Things just fell into place for you.

That was a sign that things were heading in the right direction.

Where do you see yourself taking the brand in the future?

I take things really slow. I’m a slow kind of guy because I like to do things thoroughly and I’m working alone at the moment. Over the past two or three years I’ve been building up my brand to the point where it is now. I’m glad I took the time to do it properly because the fit is now exactly how I want it, the dying process has been optimized and I trust that I can accurately replicate the colours now. I feel that my product is finally ready to step out into the world. My focus right now is completely on the web shop and website. Currently, it lacks some visual identity and makes it difficult to communicate the brand to people who are not familiar with the process. I have a lot of ideas, and like I said, I would like to grow the collection. My dream would be to have a farm in Holland where the hemp is grown, harvested and turned to yarn, so the product is really entirely made locally.

Could the current weather conditions support that process?

Definitely. Hemp is already grown here. The most difficult part with hemp is how to separate the fibre from the stem and how to make the fibre fine enough to turn it into the yarn that you need for jersey fabric. There are a few people currently working on this. The first samples have already hit the market, but last time I spoke to the guys, the results were not yet where they should be. One other thing I would like to consider is paper, for instance. Back in the day, paper used to be made from hemp. Hemp paper lasts much longer than the pulp we use today. A lot of the paper mills that we had in Europe have since been closed or turned into museums. I’m going to speak to an artisan in The Hague and see whether he can turn my hemp fabric scraps into paper.

You want to repurpose the leftovers in some way.

Yeah. I want to be able to use every square centimetre for some purpose. In the long run, I think it would be really cool to have hemp paper back in the shop. There’s like a million purposes that hemp can serve, so if I ever become bored of clothing I can always take another direction.

When you consider your current audience, would you say that there’s a select group of people who are attracted to your product?

That’s an interesting question. My audience is a fun mix of people, which I recently learned from Geitenwollenwinkel, a local shop that sells my products. It’s a women’s fashion store, so they mostly target women, but they always tell me that I have a funny product. They sell it to young girls, but also to elderly women of different body shapes and sizes. Another interesting example is that somebody might get to the counter with a pair of jeans that they consider to be too expensive, and after taking it back to the clothing rack they come back with a Hempje, which is similar in price and relatively more expensive for a standard tank top on the current market. Yet they wouldn’t even mention the price. Somehow, there’s something about my product that makes some people grab and buy it. It might be related to the fabric or the colour schemes. On the other hand, I’ve also had people tell me that they like my product but find it too expensive, this obviously happens as well. It’s not the most traditional marketing story.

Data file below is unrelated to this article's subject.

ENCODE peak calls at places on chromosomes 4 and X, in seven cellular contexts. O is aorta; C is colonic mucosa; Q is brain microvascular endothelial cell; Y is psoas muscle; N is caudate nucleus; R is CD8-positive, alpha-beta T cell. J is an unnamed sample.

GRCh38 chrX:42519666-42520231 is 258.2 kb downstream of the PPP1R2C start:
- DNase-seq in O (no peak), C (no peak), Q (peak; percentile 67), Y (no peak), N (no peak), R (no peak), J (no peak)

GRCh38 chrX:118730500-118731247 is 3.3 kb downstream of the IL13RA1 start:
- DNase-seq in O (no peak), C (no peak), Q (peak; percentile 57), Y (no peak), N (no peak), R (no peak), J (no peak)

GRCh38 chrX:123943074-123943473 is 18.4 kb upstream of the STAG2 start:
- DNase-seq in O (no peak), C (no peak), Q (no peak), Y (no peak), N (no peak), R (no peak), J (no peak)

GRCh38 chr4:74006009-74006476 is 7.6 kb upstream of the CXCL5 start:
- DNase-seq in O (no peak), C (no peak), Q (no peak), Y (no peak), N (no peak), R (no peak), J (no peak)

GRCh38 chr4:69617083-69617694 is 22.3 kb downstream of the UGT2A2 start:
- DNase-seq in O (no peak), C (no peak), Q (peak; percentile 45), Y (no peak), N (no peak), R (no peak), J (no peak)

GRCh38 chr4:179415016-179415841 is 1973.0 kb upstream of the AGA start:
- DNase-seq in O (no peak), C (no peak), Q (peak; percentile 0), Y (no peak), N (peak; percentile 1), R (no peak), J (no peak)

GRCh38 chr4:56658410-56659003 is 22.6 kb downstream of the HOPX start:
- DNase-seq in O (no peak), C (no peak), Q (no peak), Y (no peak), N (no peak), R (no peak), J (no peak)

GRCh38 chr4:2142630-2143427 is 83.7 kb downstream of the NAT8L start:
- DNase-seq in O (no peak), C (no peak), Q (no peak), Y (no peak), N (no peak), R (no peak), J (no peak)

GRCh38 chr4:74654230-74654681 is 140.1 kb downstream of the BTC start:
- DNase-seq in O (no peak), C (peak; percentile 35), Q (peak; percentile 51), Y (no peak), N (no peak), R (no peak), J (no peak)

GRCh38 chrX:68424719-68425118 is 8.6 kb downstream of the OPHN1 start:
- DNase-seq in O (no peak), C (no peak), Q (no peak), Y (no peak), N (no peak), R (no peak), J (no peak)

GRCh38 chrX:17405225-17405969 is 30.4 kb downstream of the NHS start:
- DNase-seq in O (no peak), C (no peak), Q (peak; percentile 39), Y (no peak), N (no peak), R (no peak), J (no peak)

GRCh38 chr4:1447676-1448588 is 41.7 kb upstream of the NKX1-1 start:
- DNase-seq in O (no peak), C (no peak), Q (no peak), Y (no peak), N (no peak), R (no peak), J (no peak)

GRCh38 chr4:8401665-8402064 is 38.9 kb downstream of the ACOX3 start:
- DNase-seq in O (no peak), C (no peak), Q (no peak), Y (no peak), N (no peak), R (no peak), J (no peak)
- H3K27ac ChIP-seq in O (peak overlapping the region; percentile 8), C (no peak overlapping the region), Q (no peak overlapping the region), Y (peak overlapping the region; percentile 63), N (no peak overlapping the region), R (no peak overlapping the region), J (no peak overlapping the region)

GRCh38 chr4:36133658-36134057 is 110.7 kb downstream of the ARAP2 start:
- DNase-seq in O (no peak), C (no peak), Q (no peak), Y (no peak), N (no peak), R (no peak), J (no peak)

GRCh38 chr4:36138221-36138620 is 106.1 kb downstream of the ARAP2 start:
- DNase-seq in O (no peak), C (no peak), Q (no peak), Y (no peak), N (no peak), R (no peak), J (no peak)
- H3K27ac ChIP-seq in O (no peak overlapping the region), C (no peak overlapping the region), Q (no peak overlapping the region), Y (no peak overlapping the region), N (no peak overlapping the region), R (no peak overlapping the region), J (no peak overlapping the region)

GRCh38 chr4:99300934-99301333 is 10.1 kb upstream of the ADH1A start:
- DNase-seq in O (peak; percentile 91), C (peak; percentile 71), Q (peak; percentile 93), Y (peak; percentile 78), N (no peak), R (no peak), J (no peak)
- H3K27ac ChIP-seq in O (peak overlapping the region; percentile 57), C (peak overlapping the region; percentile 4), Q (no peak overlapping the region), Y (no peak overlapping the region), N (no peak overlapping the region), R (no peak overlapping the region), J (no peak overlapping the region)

The Geitenwollenwinkel is a great platform for Hempje. They have a similar vision in terms of sustainability and conscious buying.

This is really important for me. I used to have a pop-up shop on the popular shopping street in Amsterdam, the Kalverstraat, and there was hardly any traffic coming into my store. Mostly tourists and people shopping at the larger chain stores who were probably looking for something different.

It’s interesting that you mentioned the price. A large number of consumers judge tailored products or artisanal products because they might find them too expensive. There are many people who still choose to shop at larger chain stores to get more for less. But why are we not critical of these cheaper products? Why are we so critical of the expensive products? Many people fail to realize that an artisanal product is handmade, unique and somebody took the time to oversee the entire process without any automated steps. Most of the ‘cheap’ products that people prefer to buy are produced or manufactured very unsustainably, but most people would rather not know anything about the ‘how’.

In a way, I don’t think you can blame them. I’ve read somewhere that we don’t use an accurate price calculation to define the cost of a single product. We consider the material, work and transport fees, but we don’t take into account the environmental factors of the production process. For instance, if you bought a 10 euro t-shirt at a cheap retailer, it might be good to know that it was dyed in an unsustainable way and is directly polluting a river nearby the factory. If you were to calculate this destructive consequence into the total cost of production, the t-shirt might not be so cheap anymore.

I agree. If the majority of the customers were told where their products were made, who was making them and under what conditions, and if that was very transparent for every consumer who entered the shop, it’s very possible that many consumers would turn around and walk out the door. It’s unfortunate but, because this information is not readily available or publicized, most people don’t take the effort to find out.